All the more so when it comes to prayer—the science of sciences and the art of arts. Therefore, if you have resolved to master the Jesus Prayer seriously, try to find a mentor.
Don’t plan anything. Don’t say: Now I’ll start and in six months I must have such-and-such a result. In fact you must enter the realm of prayer and never leave it till the moment of your death. This is your life’s work; this is something we ought to do our entire lives.
Don’t hurry, don’t try to jump through several steps or you’ll stumble and slide down. This “sliding down” may disappoint you and you won’t move forward. There is a precise expression in the Gospel, the Kingdom of Heaven suffereth violence (Mt. 11:12). That is, it is a very long and permanent process, often quite unpleasant. But it gives a safe result, whereas quick effects are often mere mirages.
Don’t seek any “states”. Don’t seek God during prayer—God Himself will find you. Just let Christ have the central place in your lives. Say prayers unemotionally, without a sentimental intonation. None of that is needed! All you need is constancy. Any work that is done with constancy gives results.
Without “non-attendance” or “holidays”, assign an hour or at least half an hour every evening. Lock yourself up in your room and start by repeating the Jesus Prayer with bows: “Lord Jesus Christ, have mercy on me…” Then, after the bows, in the darkness, close your mind to impressions and reflections and free yourself from imaginations. Make your mind dry, invisible, and uncreative. Halt your creativity. Give place to God. Just utter: “Lord Jesus Christ, have mercy on me…”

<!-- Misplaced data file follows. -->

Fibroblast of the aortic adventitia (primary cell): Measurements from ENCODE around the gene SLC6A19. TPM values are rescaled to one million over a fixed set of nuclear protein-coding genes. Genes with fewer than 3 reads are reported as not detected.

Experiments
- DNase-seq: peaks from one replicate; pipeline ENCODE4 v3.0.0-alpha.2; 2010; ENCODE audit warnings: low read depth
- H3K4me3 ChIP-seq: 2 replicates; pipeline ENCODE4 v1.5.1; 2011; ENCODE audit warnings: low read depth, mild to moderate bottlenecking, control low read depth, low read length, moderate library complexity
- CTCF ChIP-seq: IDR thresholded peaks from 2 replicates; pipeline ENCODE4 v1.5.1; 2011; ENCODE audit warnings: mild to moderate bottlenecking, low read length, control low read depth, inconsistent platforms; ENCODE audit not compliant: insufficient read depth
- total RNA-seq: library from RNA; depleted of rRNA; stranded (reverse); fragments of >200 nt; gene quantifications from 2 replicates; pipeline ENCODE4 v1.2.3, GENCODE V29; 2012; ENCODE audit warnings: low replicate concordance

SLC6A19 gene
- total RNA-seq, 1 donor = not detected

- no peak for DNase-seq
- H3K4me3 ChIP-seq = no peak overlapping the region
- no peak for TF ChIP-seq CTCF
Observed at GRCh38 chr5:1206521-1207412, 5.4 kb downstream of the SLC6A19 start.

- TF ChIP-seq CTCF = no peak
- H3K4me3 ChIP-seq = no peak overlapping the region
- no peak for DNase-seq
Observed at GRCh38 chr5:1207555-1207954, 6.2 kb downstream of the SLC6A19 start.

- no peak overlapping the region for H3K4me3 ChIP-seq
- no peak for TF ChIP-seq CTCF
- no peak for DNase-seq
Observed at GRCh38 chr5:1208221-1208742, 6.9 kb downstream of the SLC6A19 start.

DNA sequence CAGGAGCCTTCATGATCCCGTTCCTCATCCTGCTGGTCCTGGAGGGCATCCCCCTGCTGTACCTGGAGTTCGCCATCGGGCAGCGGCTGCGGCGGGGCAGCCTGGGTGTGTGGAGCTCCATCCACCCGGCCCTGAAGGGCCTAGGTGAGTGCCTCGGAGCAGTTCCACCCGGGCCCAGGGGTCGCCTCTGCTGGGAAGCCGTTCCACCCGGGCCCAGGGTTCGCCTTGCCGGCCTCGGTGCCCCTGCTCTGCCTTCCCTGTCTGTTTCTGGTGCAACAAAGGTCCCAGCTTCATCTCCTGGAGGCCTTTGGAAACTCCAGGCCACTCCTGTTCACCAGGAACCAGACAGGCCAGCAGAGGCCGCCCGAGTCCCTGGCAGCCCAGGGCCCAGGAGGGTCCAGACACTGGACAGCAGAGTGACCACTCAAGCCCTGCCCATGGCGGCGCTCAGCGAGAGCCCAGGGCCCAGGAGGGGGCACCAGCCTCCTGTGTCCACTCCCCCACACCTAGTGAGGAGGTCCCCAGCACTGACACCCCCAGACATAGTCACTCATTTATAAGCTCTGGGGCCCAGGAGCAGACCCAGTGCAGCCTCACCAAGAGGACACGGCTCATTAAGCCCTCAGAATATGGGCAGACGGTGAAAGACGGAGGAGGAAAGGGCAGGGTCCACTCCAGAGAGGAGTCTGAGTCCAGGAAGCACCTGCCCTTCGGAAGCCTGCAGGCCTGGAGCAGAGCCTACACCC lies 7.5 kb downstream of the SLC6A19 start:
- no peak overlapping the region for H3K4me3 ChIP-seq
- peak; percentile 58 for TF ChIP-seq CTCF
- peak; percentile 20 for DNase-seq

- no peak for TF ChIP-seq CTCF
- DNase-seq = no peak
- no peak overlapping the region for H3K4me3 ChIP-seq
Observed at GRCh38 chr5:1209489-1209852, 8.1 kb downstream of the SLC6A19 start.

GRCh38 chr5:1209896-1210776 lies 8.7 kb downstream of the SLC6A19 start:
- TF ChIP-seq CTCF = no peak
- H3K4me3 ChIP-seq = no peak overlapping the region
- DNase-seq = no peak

And during the day repeat oral prayers as often as possible. When someone is frightened, he cries at once, “Mama!” It would be good to get used to prayer so that we can cry immediately in an emergency: “O Lord!”
Elder Ephraim of Arizona recounted that when they lived with Elder Joseph, the Jesus Prayer became their second nature. Sometimes at the beginning of the Liturgy they would come out to say the exclamation and utter from the ambo, “Lord Jesus Christ, have mercy on me…”
—Should we force our children to pray?
—We must force ourselves to pray. Let your children see how you pray and notice that you pray sincerely. Let them see that after praying you become kind, strong and peaceful and not irritable. Let them not only observe how you pray but also feel the results of your prayers. Because children don’t forgive us when we say high-sounding words but bear no fruits. It really hurts them to see that. So, first and foremost, force yourselves to pray. And your children will follow you. But don’t tire them out, otherwise they will achieve nothing.